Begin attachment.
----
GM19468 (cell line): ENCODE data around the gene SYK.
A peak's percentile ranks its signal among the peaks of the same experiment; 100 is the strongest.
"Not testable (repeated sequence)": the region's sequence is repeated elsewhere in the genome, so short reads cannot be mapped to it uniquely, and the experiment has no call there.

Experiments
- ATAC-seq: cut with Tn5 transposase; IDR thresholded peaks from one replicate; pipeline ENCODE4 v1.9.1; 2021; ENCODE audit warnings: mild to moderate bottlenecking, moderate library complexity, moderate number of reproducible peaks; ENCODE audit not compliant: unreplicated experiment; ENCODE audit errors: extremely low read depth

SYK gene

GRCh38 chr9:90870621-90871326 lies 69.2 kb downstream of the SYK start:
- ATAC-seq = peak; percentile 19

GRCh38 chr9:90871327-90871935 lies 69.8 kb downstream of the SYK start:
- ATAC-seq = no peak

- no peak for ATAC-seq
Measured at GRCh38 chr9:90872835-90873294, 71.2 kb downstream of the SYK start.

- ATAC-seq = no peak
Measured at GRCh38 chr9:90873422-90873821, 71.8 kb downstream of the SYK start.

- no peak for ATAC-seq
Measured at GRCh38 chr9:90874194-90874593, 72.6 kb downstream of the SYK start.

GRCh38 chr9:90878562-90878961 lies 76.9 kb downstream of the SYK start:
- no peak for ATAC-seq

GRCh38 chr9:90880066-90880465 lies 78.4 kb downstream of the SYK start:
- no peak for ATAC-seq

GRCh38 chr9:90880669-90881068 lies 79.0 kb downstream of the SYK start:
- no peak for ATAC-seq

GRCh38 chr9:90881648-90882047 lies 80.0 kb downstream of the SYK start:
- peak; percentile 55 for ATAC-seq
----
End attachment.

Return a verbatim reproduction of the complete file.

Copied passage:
GM19468 (cell line): ENCODE data around the gene SYK.
A peak's percentile ranks its signal among the peaks of the same experiment; 100 is the strongest.
"Not testable (repeated sequence)": the region's sequence is repeated elsewhere in the genome, so short reads cannot be mapped to it uniquely, and the experiment has no call there.

Experiments
- ATAC-seq: cut with Tn5 transposase; IDR thresholded peaks from one replicate; pipeline ENCODE4 v1.9.1; 2021; ENCODE audit warnings: mild to moderate bottlenecking, moderate library complexity, moderate number of reproducible peaks; ENCODE audit not compliant: unreplicated experiment; ENCODE audit errors: extremely low read depth

SYK gene

GRCh38 chr9:90870621-90871326 lies 69.2 kb downstream of the SYK start:
- ATAC-seq = peak; percentile 19

GRCh38 chr9:90871327-90871935 lies 69.8 kb downstream of the SYK start:
- ATAC-seq = no peak

- no peak for ATAC-seq
Measured at GRCh38 chr9:90872835-90873294, 71.2 kb downstream of the SYK start.

- ATAC-seq = no peak
Measured at GRCh38 chr9:90873422-90873821, 71.8 kb downstream of the SYK start.

- no peak for ATAC-seq
Measured at GRCh38 chr9:90874194-90874593, 72.6 kb downstream of the SYK start.

GRCh38 chr9:90878562-90878961 lies 76.9 kb downstream of the SYK start:
- no peak for ATAC-seq

GRCh38 chr9:90880066-90880465 lies 78.4 kb downstream of the SYK start:
- no peak for ATAC-seq

GRCh38 chr9:90880669-90881068 lies 79.0 kb downstream of the SYK start:
- no peak for ATAC-seq

GRCh38 chr9:90881648-90882047 lies 80.0 kb downstream of the SYK start:
- peak; percentile 55 for ATAC-seq